Have you noticed lately that the person you’ve been worshiping isn’t as “perfect” or “together” as they seem?
Take that friend you envy for her freelance writing career, for example. You see her and think, “Someone can make a living as a writer? Awesome!” You might have even been thinking of her when you set up your blog and started posting, or submitted yourself to write for an online paper. But one fateful day, you discover that she has a trust fund in the bank and her writing gigs don’t sustain her. (Record comes to a screeching halt.)
Or what about that role model of yours who was a youth director, leading you to bask in the glow of his admirable values? When he chucked it all to go to law school because he wanted to follow the money, it made you second-guess living by your own values, too. (Mirror shatters into a million pieces.)
I know how it can be. It seems like someone has it all figured out, and you put them on a pedestal. They made it work, so you can too! They define the creative adult you want to be! Until they don’t. (Air gets let out of tires.) And you’re back at Square One, thinking you have to give up the dream of your Creative Career and become a doctor, a lawyer, or (gasp!) an accountant. Something “safe.” Something “traditional.” Something “secure.”
Well, let’s think again.
- Make a chart that consists of three columns. The first is the name of your role model; the second is for the traits you admire; and the third is to mark it with an A for Appearance or a T for Truth. Now list your role models in the left hand column, leaving some space in between ‘em. Don’t be shy—nobody’s lookin’! In the middle column list the things about ‘em that you’re attracted to, and next to that (in the 3rd column) mark whether it could be just appearances with an A. For example, you might write, “Michelle Ward -> Super high energy -> A” because maybe I sleep for eighteen hours a day or do all my high-energy writing from my bed with my husband feeding me grapes. However, you could also write “Michelle Ward -> Extremely hilarious -> T” because that could never be contested. Obviously. When you’re done, take a look at the As. Do they make up the majority of the chart? If so, it might be worth rethinking whether there are shades of gray that you’d like to consider.
- How much do appearances play in having you see someone as a grown-up you want to be like? Most of the time, it’s the outward happiness and/or pride that you’re looking at, leading you to believe that that person is both happy and proud of the life they’re living. What can you talk about that makes you feel happy or proud? Make a topic list of all the things that light you up, whether it’s your dog or the new blog you launched or the volunteer work you’re doing. The next time someone asks what you’ve been up to, you can be the happy, proud grown-up for a change! For even more help working on your answer in regards to your career, click on over to The Dreaded Question.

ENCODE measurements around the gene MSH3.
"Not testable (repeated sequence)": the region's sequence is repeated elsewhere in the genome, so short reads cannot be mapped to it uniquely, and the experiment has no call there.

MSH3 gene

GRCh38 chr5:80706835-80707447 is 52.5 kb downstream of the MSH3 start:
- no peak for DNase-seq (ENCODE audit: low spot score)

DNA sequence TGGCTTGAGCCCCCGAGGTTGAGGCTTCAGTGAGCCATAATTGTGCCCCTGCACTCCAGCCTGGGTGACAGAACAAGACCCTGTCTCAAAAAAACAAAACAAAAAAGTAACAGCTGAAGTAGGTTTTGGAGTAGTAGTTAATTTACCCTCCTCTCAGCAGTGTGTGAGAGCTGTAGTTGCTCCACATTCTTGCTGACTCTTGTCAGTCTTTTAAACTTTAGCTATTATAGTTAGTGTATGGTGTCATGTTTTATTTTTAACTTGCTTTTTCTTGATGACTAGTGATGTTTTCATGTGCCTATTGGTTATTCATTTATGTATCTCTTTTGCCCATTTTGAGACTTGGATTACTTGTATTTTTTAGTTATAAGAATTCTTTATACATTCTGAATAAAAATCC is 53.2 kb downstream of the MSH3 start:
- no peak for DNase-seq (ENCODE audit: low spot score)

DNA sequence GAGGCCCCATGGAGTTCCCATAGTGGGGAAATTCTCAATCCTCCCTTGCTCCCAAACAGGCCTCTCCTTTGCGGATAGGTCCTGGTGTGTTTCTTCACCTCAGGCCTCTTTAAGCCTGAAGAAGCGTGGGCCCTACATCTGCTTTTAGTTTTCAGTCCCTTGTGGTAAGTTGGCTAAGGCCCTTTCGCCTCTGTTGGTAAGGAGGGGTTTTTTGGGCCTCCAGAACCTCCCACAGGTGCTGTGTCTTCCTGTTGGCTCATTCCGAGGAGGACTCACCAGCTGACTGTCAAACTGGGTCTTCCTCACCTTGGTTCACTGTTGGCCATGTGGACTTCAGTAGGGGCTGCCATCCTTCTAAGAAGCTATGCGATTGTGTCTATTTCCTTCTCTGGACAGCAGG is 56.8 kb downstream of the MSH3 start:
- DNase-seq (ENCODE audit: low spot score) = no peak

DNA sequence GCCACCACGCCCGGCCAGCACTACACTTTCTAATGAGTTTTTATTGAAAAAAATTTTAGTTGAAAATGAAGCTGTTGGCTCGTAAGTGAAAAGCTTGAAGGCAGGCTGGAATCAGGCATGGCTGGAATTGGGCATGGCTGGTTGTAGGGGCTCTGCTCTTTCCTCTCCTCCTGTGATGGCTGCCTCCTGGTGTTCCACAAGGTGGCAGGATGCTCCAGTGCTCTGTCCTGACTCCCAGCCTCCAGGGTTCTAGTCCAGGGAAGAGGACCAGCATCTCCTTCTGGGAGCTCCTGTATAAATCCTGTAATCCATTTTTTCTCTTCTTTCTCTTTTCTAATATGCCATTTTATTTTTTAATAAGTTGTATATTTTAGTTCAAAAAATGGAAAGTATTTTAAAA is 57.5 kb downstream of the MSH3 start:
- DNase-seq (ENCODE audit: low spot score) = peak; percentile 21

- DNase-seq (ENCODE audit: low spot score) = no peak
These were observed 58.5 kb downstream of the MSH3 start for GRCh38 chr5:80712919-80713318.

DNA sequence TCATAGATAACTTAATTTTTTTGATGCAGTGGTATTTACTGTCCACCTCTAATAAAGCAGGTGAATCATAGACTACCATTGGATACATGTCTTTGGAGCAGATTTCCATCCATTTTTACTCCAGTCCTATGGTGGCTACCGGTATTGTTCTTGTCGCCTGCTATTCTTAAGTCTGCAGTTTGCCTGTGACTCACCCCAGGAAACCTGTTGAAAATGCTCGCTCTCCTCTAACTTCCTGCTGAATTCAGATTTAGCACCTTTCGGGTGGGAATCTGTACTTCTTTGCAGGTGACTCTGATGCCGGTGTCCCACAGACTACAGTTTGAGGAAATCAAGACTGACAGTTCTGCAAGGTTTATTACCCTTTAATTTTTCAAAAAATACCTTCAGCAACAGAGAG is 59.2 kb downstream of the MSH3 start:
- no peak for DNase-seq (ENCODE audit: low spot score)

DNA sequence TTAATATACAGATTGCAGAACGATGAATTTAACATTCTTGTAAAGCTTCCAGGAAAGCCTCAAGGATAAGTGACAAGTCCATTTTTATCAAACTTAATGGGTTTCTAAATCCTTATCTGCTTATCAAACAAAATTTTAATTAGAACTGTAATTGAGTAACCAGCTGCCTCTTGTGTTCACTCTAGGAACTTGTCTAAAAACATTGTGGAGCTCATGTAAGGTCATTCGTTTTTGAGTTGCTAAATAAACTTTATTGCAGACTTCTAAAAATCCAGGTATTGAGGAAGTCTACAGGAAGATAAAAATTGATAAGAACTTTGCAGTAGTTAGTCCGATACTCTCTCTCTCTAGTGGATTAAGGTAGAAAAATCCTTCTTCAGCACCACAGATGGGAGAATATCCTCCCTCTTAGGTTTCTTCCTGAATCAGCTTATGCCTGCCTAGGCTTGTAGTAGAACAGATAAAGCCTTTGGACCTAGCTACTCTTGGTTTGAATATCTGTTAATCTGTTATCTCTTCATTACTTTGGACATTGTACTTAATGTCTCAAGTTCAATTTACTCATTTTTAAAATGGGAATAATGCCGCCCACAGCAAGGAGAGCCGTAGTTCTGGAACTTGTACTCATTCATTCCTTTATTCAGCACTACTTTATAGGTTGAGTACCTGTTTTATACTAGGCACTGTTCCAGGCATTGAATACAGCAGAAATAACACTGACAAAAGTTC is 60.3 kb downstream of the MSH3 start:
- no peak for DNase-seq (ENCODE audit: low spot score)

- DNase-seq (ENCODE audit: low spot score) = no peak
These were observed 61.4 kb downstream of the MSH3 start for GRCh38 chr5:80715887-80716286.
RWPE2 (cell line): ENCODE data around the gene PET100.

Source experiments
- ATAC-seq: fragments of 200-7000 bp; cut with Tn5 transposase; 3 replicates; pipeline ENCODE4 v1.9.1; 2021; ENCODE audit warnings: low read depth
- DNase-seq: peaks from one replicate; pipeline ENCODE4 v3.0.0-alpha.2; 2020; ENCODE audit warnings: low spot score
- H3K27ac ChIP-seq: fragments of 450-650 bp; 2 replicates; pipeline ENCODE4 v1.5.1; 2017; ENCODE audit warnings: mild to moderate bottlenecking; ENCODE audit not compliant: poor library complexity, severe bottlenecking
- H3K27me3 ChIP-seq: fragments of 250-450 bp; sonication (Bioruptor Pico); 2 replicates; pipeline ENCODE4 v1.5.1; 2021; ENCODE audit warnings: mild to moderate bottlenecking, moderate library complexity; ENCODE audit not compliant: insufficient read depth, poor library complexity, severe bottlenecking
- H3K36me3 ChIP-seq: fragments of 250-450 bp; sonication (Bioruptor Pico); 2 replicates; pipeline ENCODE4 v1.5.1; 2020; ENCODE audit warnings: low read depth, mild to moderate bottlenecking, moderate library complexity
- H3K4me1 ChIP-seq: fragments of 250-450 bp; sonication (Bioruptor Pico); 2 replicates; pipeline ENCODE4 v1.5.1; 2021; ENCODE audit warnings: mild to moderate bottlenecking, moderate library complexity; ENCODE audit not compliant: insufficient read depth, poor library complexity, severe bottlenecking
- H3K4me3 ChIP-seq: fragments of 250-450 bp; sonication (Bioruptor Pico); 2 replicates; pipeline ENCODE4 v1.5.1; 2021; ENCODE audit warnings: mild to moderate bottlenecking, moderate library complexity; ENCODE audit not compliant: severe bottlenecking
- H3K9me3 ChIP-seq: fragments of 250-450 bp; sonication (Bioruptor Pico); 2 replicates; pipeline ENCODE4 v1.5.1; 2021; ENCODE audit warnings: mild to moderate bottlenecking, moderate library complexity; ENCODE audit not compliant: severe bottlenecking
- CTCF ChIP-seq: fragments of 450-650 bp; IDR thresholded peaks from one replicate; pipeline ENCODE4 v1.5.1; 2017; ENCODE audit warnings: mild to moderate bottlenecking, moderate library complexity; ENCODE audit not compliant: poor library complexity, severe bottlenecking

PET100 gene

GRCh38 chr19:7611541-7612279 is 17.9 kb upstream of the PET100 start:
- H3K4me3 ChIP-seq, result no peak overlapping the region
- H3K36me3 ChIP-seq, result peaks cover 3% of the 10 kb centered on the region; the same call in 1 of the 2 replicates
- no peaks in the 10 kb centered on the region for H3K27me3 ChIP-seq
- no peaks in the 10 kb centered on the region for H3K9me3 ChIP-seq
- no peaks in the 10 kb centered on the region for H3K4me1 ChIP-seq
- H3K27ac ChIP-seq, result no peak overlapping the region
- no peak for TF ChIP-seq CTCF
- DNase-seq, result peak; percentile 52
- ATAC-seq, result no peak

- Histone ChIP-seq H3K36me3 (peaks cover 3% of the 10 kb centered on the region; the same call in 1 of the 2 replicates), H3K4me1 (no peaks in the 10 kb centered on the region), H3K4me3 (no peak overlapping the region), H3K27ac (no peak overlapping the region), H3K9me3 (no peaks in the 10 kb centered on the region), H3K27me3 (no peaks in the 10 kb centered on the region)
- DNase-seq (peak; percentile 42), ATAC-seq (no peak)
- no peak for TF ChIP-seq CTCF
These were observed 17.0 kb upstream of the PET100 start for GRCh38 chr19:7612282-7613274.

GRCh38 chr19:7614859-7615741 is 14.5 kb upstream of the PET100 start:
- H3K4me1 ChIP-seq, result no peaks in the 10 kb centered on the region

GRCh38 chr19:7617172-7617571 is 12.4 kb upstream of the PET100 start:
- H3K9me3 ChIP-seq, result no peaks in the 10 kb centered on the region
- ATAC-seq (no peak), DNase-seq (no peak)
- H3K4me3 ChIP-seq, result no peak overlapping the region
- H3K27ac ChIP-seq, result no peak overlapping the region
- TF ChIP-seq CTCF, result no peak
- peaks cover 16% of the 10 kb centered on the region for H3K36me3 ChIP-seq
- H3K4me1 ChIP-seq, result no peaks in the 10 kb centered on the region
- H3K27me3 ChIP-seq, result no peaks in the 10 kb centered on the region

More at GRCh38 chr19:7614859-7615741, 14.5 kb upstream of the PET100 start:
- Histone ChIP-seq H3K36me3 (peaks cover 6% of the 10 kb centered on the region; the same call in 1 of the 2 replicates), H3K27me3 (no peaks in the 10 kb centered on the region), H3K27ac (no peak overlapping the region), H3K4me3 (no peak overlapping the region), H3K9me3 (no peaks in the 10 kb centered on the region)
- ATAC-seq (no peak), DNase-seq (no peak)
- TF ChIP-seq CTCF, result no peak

- Create an inspiration board that represents the grown-up life you want to lead. Start with a pile of magazines and just leaf through ‘em, tearing out anything that belongs in your grown-up land (yup, even crayons and grilled cheese sandwiches, if you want!). Don’t try to find an explanation for any of it—go only with your gut instinct. Once you have a nice pile, glue ‘em down onto posterboard or a heavy card stock in whatever formation you’d like. When you’re done, look deeper. Is there a (hidden?) message in the words and images you selected? A common theme? A brilliant idea? What can you do to bring more of your grown-up utopia to the real world, damn what other people think?
- How do you think you look to the outside world? Look at everything you put out into the world—your website, your twitter feed, your resume, your wedding photos. Now look at them from a stranger’s eyes. What would that stranger have to say about you? What would they take for granted, be impressed by, and/or want to emulate? Now see if you can counteract that with something you’ve been hiding in your closet. Did that high-powered job on your resume come with crying jags in the bathroom? Was your luxurious wedding hair full of extensions? Did the BFA from NYU in acting come without a single NYU acting credit (yup—this one’s mine. I didn’t get cast in a single freakin’ show!)? Once you’ve seen the skeletons that have been sitting in the closet, it might enable you to see that nobody’s perfect, so take the Perfection weight off your shoulders and focus again on the things that you think others admire about you. Make sure that list is easy to get to and ever-expanding!
So, if the ground beneath you continues to shake, check to make sure that your foundation is solid. Your grown-up life is right underneath your feet, after all!